“COVIDiot” is a prime candidate to be 2020’s word of the year. It’s a snappy noun perfectly designed to trend. No doubt some of us deserve the appellation. But perhaps not as many as we first might think.
In 2019, the think tank More in Common found that the more politically engaged we are, and the greater our consumption of news media, the more likely we will misunderstand the views of our opponents.
In this new phase of the pandemic, we’re naturally moving from solidarity to argument. And there’s never been a better opportunity to misrepresent our foes.
The hard questions abound: Could we have moved faster? Should we all be wearing masks? How do we measure the pain of hibernating an economy? How will our Western decisions affect the health of the poor in low-income countries?
These inquiries are important, intense, and complicated – and the answers are unlikely to be clear for some time yet. As the 19th-century philosopher Soren Kierkegaard put it, life can only be understood backward, but it must be lived forward.
Living this side of certainty, it’s all too easy to denigrate those we disagree with. We resort to calling our position “obvious” and to belittling alternatives as “idiotic.” A favourite tactic is the practice of “strawmanning.” This is where you win an argument by trivialising your opponent’s position. For example:
“Everybody who argues against restrictions is just a science-denying brat upset at missing their Saturday brunch.”
“Everybody who argues for restrictions are just anxious fools getting hysterical about a flu.”
Make no mistake, there are those who make such arguments. But they represent the worst, not the best, of thinking. And in these days where none of us can truly foresee the consequences of our decisions, we’d markedly improve our own thinking by robustly engaging with the best alternatives.
The novelist Robin Sloan nicely captures our problem:
“Our democratic culture has, I believe, basically given up on debate as a tool for changing minds or achieving consensus. Instead, we use it as a stage for performance, for political point-scoring. When we debate … we direct our arguments not at our opponents but rather at our allies. We rile the base. We face the choir. We preach!”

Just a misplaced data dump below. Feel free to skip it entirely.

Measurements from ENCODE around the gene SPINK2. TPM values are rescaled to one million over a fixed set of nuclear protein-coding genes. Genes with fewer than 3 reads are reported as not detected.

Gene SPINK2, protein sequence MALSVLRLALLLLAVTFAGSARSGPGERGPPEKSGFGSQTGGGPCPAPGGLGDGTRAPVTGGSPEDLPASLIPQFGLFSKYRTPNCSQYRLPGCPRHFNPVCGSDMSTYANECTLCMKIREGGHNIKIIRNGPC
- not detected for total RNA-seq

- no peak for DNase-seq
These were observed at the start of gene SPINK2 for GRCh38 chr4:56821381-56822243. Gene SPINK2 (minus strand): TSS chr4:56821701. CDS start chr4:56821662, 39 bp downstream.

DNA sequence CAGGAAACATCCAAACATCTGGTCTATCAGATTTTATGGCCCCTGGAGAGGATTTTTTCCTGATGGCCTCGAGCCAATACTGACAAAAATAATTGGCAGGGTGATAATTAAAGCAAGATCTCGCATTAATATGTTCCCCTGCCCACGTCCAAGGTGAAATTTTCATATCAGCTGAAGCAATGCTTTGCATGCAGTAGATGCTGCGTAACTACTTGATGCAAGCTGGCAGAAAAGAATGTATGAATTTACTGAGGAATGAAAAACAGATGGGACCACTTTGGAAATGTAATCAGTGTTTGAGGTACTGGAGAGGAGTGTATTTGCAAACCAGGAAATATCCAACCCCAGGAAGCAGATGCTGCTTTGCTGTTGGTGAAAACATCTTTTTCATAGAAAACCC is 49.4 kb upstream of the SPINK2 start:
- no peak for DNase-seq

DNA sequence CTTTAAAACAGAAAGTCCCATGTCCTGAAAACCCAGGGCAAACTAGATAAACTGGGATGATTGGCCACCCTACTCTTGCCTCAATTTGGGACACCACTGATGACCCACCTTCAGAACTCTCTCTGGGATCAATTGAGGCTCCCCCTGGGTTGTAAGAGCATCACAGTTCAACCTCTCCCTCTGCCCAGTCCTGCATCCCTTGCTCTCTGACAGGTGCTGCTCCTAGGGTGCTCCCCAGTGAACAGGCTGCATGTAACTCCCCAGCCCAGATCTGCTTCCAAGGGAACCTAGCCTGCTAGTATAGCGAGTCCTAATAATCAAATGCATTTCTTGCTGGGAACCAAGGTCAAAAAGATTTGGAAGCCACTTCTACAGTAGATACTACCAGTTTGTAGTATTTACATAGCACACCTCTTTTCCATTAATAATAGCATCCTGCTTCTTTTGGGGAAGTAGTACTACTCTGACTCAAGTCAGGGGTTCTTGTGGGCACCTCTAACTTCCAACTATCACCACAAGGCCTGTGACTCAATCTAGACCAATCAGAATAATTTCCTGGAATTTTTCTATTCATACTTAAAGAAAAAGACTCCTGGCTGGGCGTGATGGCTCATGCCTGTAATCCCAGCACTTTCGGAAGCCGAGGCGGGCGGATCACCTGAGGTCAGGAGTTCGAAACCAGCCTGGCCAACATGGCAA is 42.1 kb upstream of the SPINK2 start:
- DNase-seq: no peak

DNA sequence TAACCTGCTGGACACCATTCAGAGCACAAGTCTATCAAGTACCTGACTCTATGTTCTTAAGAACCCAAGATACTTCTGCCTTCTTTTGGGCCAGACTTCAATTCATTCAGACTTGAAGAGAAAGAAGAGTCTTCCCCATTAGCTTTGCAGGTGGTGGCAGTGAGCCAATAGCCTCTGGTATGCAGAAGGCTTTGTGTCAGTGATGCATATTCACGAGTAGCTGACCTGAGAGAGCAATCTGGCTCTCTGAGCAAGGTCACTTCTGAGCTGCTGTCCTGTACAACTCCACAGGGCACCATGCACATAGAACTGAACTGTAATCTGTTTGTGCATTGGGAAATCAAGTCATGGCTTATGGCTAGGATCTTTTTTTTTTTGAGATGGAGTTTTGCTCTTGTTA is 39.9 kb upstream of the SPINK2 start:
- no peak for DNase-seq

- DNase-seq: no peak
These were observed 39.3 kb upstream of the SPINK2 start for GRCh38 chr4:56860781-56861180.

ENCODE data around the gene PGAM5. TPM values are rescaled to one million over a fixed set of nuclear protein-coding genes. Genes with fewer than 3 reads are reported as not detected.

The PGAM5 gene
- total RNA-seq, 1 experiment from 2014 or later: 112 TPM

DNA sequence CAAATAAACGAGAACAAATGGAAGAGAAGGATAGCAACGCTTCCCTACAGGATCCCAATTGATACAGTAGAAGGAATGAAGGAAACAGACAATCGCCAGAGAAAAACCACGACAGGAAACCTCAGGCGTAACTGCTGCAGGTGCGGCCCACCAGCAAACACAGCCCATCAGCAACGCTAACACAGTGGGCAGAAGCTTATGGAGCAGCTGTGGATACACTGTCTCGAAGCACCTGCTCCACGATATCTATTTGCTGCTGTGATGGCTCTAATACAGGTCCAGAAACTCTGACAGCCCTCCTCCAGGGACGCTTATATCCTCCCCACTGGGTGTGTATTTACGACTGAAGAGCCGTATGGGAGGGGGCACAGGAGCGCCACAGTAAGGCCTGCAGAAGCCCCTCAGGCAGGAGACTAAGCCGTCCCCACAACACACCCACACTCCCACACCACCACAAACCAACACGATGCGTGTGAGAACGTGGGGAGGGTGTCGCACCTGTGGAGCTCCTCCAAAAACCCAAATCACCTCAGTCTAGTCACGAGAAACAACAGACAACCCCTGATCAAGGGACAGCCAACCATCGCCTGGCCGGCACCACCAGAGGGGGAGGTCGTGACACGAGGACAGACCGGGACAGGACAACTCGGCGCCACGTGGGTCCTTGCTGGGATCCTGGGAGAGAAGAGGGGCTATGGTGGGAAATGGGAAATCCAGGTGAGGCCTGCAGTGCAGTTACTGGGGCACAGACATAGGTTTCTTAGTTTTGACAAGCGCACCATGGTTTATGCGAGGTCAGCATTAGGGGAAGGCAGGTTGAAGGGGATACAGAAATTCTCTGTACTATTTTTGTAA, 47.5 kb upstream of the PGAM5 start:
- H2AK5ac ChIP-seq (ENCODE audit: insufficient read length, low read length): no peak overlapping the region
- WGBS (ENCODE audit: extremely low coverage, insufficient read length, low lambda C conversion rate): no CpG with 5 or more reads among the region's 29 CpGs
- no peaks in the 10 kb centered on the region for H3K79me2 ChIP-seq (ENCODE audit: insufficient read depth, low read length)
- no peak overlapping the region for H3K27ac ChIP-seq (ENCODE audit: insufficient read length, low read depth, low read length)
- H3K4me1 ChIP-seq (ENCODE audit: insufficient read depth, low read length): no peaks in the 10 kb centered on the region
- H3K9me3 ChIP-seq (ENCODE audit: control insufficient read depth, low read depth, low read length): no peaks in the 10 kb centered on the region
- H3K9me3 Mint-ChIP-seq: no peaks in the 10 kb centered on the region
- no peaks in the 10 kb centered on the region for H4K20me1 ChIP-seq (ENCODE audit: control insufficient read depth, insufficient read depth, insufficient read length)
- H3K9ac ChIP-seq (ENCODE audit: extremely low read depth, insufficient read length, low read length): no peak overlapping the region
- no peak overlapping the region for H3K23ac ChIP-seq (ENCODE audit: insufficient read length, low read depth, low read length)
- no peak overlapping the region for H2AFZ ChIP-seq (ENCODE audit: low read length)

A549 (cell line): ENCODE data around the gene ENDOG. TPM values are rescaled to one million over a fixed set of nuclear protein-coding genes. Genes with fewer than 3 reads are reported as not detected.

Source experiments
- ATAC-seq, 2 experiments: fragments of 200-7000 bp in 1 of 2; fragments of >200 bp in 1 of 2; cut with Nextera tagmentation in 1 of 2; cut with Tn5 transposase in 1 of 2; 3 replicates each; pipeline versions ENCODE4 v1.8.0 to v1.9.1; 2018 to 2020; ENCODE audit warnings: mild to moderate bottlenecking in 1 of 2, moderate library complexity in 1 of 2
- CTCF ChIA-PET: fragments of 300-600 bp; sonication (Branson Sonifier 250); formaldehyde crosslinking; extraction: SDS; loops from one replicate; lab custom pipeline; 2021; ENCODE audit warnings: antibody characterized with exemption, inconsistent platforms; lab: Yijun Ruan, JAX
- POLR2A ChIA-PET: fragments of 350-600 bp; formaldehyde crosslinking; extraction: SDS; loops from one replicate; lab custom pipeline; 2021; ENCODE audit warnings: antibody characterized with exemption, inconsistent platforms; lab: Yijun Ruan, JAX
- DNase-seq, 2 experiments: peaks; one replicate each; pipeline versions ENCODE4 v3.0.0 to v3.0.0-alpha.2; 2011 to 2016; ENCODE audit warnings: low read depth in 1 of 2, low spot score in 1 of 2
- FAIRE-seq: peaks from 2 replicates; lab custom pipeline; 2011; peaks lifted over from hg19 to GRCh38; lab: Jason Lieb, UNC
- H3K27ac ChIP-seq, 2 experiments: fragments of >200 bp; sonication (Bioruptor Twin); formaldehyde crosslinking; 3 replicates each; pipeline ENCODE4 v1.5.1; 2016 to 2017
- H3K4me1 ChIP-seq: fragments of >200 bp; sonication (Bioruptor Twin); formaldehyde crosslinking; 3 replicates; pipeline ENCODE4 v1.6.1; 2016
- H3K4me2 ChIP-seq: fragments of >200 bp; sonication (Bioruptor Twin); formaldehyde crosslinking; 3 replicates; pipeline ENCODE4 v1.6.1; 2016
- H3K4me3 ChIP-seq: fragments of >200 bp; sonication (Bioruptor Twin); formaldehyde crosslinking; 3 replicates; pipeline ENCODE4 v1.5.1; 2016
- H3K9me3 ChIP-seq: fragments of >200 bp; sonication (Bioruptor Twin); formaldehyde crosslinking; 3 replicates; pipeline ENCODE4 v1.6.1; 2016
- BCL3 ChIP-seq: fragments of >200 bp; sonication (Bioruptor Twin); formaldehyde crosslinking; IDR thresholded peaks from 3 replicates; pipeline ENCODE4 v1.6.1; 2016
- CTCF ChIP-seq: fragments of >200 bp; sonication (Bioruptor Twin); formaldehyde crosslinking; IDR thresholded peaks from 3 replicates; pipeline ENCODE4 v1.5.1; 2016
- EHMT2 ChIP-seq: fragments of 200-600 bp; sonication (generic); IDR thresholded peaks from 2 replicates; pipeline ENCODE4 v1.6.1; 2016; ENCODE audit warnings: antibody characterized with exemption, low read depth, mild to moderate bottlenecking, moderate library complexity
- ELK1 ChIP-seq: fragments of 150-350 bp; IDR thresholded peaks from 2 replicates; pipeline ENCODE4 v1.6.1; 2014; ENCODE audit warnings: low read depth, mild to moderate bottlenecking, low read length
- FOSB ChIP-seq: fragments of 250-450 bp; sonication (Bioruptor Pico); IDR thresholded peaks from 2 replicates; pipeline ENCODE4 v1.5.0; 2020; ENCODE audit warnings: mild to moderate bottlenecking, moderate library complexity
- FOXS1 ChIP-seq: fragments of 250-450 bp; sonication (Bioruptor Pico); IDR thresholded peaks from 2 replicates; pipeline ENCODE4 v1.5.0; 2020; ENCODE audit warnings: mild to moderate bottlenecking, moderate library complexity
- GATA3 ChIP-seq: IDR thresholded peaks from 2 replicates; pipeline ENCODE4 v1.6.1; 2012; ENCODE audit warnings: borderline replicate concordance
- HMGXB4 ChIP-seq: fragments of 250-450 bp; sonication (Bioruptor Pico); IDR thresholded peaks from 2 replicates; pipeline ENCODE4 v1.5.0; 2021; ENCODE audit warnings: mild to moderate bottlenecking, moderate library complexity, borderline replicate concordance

As a constructive counter-proposal, I contend that it would be helpful for us to move from a posture of denigration to a posture of hospitality.
Within my own (Christian) tradition, hospitality is about extending love and generosity to the stranger. Even when that stranger could be an enemy.
A signature example is Jesus’ parable of the Good Samaritan, where loving a stranger means taking a risk to show generosity. Instead of shunning, you offer help. Rather than cursing, you look for opportunities to bless.
At the level of a debate, being hospitable could mean at least two actions.
First, instead of assuming the worst, hospitality hopes for the best. Which means first working out where we might agree. By opening up such a possibility, we are often surprised to discover we share more than we realise. For example, many of us place a sacred value on human life. We share in common a belief that every life matters.
This is not to be misconstrued as then saying that “everybody is right”. As the communications theorist Tim Muehlhoff puts it, common ground is not an end in itself. Rather, common ground is “the place from which we seek to address areas of disagreement”. And we disagree about a lot.
This leads me to a second act of hospitality. To think with generosity requires steelmanning, rather than strawmanning, the arguments of our opponents. Steelmanning, a term I have gratefully received from the atheist blogger Chana Messinger, is seeking out “the best form of the other person’s argument, even if it’s not the one they presented”.
Hospitable arguing prioritises blessing the culture, rather than just winning arguments.
Steelmanning is not only a charitable action. It’s a pragmatic one as well. If I make your argument as strong as possible, it improves my arguments immeasurably. Ideally, everyone benefits. Hospitable arguing prioritises blessing the culture, rather than just winning arguments.
None of this should be construed as encouraging passivity or weakness in our convictions. To quote Robin Sloan again:
“To make your argument strong, you have to make your opponent’s argument stronger. You need sharp thinking and compelling language, but you also need close attention and deep empathy. I don’t mean to be too woo-woo about it, but truly, you need love. The overall sensibility is closer to caregiving than to punditry.”
One frequently hears the language of gambling today. It’s a gamble to close economies. It’s a gamble to open schools. The implication is that there is somehow a decision without risks. But there are no risk-free decisions.
We understand life backwards, but we live it forwards.
Nevertheless, some choices will be better than others. But only if we learn how to think well together. As Alan Jacobs says in his brilliant book How to Think:
“Prudence doesn’t mean being uncertain about what’s right; it means being scrupulous about finding the best means to get there, and it leads us to seek allies, however imperfect, in preference to making enemies.”
Dr Mark Stephens is a Senior Research Fellow at the Centre for Public Christianity.
This article appeared in The Canberra Times.